In the United States the motto ‘bigger, better, faster’ is the driving force for most people. There is unparalleled pressure to have the most money, the biggest house, the nicest car, be the smartest, the best athlete and just in general the best of everything. All of this chasing the American dream causes stress, anxiety and panic attacks in many. In fact, anxiety is the most common mental illness in the U.S. with over 40 million adults diagnosed with it. Doctors prescribe benzodiazepines, i.e. benzos, to help people deal with their anxiety, stress, phobias, insomnia and panic attacks. Benzos bring instant relief for their prescribed symptoms but they also create an addiction that is harder to break than opioids.
The Rise in Benzo Addiction
According to the National Institute on Drug Abuse (NIDA) the number of prescriptions writhed for benzos has increased 67% between 1996 and 2013. Panic attacks and anxiety can be debilitating and there is no one profile of a sufferer. Many celebrities have started talking about their struggles with acute anxiety and many of them turn to benzos to treat it. Benzos, more commonly known as Xanax, Valium, Ativan and Klonopin, are glorified in rap songs and in movies and TV. Taking a Xanax bar can quickly alleviate all your problems, but it doesn’t take long for it to become an addiction. They are in the drug class of tranquilizers and they calm the brain down while flooding it with dopamine producing a feel-good effect. Users say that it takes away all the feelings and emotions that are bothering you helps escape the everyday stressors of life.
How Addiction Happens
A prescription for benzos is meant to be for the short-term and not to be taken everyday. The feeling produced by the drug makes it highly addictive and it is extremely hard to stop which creates a dangerous cycle of abuse. The withdrawal from benzos is severe and worse than detoxing off of opioids or heroin. In fact, stopping cold turkey causes such severe withdrawal symptoms that doctors advise patients to wean themselves off slowly. In most instances, detox from a drug takes about a week, not so with benzos. Withdrawal symptoms ca last anywhere from a few months to a year. As the high wears off users feel like they are in a constant state of detox so they take another to stop the extreme feelings of anguish.
Withdrawal Symptoms of Benzos
Withdrawing from any drug is hard and takes resilience and determination. Stopping benzos is twice as hard and symptoms hit hard. The severe withdrawal symptoms from benzos include: extreme shaking, seizures, nausea, headaches, sweating, muscular pain, irritability, insomnia, panic attacks and increased stress and anxiety. Even when use is slowly tapered off, symptoms still appear. This is what makes it so difficult to stop, the withdrawal is so intense that users take another bar or pill to end the pain. Health care officials and emergency rooms across the country report patients being admitted to the hospital for overdoses or withdrawal because of the dangerous seizures often experienced.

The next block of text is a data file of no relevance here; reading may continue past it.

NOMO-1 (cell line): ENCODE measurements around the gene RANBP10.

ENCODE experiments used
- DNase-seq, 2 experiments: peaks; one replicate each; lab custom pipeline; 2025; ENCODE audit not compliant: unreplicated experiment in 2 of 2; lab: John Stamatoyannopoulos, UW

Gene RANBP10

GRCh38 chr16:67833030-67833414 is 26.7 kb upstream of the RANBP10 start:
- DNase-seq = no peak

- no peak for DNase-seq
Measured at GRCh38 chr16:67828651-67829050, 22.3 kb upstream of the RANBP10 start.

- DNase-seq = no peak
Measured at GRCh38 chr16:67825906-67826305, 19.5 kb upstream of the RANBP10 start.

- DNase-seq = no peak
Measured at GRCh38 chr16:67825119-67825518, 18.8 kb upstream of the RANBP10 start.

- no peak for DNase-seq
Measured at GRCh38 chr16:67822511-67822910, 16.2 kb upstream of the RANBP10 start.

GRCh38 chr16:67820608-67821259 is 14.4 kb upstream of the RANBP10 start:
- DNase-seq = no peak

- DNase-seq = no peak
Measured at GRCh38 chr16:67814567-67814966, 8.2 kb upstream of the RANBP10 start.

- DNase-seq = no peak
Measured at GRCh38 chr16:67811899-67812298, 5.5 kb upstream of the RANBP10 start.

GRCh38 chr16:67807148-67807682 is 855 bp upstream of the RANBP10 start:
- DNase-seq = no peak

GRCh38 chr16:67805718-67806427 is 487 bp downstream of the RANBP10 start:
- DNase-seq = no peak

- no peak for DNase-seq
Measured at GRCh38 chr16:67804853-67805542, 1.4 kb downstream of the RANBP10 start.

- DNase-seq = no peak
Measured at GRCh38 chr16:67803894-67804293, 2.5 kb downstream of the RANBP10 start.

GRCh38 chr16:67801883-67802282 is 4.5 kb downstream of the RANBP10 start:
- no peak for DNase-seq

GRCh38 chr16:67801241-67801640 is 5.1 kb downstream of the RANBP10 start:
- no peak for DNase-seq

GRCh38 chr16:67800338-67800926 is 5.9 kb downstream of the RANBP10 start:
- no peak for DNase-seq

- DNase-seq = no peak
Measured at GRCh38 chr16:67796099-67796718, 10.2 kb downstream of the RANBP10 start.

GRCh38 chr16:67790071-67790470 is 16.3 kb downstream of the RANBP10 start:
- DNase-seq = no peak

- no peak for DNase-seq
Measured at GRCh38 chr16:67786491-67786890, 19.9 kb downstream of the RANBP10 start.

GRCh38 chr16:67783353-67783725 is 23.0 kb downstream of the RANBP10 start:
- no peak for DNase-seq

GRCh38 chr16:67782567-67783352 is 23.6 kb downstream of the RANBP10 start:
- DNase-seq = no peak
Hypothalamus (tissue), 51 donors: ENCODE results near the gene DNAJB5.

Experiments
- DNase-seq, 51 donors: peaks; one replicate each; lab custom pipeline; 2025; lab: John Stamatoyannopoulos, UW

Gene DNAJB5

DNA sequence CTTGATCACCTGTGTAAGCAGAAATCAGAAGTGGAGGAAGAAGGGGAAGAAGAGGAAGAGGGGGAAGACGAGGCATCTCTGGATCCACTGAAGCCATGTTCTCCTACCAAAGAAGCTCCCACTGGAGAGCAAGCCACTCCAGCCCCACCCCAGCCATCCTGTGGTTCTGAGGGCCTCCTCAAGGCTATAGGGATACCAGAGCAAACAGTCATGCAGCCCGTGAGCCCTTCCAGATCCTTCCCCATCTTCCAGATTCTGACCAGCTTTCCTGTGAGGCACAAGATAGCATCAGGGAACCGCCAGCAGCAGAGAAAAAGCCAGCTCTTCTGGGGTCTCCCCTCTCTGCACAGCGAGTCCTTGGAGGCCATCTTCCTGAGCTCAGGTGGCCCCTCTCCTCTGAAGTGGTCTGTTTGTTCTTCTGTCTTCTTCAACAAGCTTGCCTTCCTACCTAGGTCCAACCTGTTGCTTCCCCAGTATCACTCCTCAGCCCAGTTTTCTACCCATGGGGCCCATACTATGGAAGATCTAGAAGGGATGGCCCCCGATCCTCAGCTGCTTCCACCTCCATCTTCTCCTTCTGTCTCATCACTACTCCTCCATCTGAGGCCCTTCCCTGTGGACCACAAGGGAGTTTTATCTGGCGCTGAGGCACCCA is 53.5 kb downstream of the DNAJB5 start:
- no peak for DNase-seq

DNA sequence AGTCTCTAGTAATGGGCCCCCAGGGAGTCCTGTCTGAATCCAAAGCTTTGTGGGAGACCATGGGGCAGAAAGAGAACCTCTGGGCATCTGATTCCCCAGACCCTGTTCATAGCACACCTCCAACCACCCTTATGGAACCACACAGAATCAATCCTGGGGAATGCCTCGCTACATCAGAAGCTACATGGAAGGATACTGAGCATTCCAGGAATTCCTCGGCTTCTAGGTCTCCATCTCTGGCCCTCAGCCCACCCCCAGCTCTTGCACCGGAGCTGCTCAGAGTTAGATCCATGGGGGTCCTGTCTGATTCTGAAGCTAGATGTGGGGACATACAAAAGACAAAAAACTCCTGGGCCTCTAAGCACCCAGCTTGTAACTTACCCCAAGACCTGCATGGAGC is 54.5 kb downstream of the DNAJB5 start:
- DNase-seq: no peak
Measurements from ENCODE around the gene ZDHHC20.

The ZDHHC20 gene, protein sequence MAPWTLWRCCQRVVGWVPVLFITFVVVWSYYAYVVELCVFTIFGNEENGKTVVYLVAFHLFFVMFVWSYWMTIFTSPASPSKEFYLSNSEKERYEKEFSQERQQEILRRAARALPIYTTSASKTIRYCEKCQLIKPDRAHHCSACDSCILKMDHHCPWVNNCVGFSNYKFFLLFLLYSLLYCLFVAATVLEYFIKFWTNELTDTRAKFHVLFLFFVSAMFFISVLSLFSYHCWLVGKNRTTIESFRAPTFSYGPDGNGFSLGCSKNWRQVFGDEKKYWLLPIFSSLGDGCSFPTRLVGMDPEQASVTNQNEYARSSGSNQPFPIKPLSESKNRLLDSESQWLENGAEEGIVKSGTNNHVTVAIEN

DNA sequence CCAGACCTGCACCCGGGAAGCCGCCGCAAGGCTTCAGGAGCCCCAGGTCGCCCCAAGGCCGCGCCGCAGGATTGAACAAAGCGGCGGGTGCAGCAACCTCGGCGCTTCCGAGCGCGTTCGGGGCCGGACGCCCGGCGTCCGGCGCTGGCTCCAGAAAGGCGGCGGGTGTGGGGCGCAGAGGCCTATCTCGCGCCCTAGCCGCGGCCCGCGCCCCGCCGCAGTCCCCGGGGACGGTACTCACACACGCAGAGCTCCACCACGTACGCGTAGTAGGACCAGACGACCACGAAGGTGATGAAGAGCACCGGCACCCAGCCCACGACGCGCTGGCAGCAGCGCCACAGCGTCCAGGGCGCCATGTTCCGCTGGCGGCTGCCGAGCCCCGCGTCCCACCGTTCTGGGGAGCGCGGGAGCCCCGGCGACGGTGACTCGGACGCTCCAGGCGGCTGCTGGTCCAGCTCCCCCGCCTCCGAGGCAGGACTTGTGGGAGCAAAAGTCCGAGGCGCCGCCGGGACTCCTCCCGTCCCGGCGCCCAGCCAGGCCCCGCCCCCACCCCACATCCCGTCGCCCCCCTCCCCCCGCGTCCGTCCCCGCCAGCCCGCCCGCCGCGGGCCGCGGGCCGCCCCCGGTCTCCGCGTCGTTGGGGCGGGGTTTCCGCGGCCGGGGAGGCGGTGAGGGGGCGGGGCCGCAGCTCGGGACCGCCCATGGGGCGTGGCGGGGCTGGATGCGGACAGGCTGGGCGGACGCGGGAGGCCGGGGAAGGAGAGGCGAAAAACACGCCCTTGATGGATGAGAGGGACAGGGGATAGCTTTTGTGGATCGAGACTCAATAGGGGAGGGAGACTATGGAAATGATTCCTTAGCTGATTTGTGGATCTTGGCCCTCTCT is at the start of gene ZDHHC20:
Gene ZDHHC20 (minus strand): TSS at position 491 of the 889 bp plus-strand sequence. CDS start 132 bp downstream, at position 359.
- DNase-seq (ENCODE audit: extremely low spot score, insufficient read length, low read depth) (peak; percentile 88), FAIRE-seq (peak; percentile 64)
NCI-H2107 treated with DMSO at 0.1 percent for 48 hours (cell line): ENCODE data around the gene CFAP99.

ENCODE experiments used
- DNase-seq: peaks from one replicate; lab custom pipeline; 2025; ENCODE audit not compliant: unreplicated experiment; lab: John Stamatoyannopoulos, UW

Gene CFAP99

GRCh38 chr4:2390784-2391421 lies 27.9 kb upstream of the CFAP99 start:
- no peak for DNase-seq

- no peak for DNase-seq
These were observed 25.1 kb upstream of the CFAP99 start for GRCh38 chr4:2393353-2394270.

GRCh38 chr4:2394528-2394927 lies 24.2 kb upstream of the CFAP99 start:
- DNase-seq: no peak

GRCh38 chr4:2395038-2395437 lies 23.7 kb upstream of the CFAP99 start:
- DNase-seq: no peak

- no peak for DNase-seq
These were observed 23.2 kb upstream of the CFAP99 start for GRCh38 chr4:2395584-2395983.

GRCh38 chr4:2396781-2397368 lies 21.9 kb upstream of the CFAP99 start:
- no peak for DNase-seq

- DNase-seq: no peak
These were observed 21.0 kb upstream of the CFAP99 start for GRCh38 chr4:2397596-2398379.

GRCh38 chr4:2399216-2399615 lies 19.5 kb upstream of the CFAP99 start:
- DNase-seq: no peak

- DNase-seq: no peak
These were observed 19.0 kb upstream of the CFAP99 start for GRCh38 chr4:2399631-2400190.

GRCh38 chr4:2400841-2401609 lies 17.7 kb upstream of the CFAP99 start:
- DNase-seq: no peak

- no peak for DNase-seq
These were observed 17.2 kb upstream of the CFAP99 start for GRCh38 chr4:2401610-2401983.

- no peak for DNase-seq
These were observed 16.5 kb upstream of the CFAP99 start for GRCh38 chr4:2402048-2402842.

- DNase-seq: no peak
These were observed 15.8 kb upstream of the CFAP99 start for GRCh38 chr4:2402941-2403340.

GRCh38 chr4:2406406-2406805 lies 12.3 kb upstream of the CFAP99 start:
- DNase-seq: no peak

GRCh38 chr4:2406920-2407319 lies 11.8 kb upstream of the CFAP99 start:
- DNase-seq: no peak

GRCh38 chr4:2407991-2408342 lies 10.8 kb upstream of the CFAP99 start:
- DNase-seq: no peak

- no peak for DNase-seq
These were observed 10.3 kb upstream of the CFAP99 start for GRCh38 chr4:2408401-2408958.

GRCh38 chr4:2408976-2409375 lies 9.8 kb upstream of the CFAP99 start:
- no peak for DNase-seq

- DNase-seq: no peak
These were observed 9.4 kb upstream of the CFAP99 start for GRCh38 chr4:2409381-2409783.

Multiple Drug Use
Drugs like Xanax and Valium are usually not taken on their own but taken in conjunction with other drugs or alcohol. Several celebrities have recently overdosed by mixing Xanax with other drugs like fentanyl or heroin. Benzos are just as deadly as opioids and even more so when taken with other drugs. Overdoses involving benzos quadrupled between 2002 and 2015. In 2015 there were 8,791 deaths involving benzos, up from 1,135 in 1999.
Xanax, in particular, has been celebrated by artists in the genre of SoundCloud rap with many rapping about Xan, getting tattoos of Xan bars and even one naming himself Lil’ Xan for his love of the drug. Lil’ Peep, a well-known SoundCloud rapper OD’d last November on Xanax laced with fentanyl. Hoirse before his death he uploaded videos of himself on Instagram dropping Xanax bars into his mouth. His death has acted like a wake-up call to others in that genre but it is still an epidemic that’s gaining speed like a freight train.
Long-term use of benzos has been shown to cause cognitive impairment and emotional stunting. Users forget things they once knew or forget how to perform day-to-day tasks. Other side effects include: lack of coordination, confusion, blurred vision, tremors, headaches, diminished reaction time, lack of focus and slowed thinking. While not everyone who is prescribed benzos becomes addicted, it is still a highly addictive drug and should be taken with caution. Even those taking for therapeutic reasons without addictive personalities can easily find themselves addicted to them.
If you think someone you know is abusing drugs or alcohol, contact National Screening Centers in Houston, they provide drug analysis to give you results that are 100% accurate. They are performed at our convenient locations and results are delivered quickly. For more information visit National Screening Centers for our location and hours.